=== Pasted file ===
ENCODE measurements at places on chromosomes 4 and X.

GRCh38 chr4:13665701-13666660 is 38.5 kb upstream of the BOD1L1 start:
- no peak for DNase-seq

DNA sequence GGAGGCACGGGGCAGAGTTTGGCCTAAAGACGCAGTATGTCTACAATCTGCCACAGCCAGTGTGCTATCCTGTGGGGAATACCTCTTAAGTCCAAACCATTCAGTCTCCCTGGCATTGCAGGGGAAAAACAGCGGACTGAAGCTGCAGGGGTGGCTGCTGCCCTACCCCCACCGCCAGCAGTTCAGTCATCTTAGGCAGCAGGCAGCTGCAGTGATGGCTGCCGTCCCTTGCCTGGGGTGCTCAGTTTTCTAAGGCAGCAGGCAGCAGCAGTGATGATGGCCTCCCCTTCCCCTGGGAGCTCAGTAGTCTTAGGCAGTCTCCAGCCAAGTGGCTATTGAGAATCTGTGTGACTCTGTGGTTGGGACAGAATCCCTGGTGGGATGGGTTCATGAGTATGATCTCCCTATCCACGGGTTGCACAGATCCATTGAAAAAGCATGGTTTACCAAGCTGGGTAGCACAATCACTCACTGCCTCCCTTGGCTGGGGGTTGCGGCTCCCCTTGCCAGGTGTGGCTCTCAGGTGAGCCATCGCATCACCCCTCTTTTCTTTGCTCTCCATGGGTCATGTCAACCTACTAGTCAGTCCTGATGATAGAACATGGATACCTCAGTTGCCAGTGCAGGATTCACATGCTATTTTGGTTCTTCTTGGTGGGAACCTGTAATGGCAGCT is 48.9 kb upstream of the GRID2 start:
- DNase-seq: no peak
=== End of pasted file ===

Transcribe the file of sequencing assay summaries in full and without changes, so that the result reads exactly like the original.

ENCODE measurements at places on chromosomes 4 and X.

GRCh38 chr4:13665701-13666660 is 38.5 kb upstream of the BOD1L1 start:
- no peak for DNase-seq

DNA sequence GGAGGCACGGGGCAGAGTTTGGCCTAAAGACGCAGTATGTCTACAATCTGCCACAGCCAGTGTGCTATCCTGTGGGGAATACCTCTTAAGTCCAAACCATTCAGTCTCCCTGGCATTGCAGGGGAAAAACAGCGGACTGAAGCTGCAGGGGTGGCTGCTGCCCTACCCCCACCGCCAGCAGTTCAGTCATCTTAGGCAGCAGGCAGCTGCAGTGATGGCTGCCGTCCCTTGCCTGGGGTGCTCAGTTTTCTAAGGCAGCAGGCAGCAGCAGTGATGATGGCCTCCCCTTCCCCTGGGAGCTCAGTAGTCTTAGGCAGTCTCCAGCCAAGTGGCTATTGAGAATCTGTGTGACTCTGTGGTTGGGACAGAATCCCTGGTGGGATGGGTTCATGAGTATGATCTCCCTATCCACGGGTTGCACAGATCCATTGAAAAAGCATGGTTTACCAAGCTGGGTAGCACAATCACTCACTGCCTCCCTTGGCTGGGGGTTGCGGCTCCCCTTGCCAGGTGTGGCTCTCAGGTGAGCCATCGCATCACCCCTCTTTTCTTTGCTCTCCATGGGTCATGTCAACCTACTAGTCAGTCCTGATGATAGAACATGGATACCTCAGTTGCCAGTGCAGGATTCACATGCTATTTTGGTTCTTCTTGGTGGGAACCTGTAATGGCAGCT is 48.9 kb upstream of the GRID2 start:
- DNase-seq: no peak